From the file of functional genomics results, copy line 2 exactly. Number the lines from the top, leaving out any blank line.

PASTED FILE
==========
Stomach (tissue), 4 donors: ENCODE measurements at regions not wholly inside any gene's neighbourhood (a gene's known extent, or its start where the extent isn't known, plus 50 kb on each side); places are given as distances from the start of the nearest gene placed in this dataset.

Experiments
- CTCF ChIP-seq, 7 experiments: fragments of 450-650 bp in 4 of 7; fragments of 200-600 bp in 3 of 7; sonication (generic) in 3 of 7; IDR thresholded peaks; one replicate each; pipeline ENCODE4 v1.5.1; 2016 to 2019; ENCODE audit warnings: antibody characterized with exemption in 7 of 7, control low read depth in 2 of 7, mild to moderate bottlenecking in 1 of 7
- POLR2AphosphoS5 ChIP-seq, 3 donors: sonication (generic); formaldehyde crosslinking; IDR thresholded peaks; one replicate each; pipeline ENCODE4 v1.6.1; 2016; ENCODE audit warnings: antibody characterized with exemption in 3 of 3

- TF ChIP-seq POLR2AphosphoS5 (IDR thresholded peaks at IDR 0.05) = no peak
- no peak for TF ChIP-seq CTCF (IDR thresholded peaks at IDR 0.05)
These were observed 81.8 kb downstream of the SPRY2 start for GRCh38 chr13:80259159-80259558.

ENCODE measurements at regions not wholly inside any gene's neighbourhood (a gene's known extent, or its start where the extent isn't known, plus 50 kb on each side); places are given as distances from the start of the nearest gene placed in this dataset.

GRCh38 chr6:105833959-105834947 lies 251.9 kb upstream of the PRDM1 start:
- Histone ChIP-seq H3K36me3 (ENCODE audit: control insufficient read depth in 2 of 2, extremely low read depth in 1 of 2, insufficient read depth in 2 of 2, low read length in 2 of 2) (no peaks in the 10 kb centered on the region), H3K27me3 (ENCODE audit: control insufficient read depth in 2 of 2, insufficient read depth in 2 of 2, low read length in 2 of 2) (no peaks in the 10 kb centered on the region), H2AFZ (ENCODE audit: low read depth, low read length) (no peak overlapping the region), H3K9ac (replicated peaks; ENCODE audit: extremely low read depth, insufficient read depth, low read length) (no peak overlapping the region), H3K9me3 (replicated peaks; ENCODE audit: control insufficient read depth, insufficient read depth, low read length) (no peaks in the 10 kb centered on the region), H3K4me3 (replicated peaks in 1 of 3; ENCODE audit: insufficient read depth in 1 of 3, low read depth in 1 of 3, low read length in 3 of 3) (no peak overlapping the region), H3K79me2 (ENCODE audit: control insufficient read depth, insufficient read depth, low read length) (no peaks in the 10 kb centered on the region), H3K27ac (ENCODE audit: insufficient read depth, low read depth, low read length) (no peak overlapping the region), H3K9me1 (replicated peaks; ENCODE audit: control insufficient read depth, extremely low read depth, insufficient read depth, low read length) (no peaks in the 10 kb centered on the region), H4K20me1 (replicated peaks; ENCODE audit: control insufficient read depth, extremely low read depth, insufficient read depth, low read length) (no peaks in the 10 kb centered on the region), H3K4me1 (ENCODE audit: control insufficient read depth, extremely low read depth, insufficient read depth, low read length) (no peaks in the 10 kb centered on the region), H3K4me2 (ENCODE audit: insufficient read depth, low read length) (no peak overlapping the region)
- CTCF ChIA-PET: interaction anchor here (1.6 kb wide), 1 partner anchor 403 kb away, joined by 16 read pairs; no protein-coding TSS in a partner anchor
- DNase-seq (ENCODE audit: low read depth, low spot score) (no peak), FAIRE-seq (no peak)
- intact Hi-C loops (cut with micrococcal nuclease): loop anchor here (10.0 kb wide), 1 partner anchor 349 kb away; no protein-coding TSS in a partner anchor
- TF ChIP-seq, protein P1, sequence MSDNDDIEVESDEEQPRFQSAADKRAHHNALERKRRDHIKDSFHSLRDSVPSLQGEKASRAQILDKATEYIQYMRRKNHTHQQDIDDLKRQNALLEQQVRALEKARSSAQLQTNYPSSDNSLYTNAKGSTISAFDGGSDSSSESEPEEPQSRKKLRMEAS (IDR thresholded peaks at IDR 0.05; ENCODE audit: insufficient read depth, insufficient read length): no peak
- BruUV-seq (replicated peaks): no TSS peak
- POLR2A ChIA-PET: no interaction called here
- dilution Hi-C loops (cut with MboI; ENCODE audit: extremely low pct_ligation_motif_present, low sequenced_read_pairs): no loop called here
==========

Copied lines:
Experiments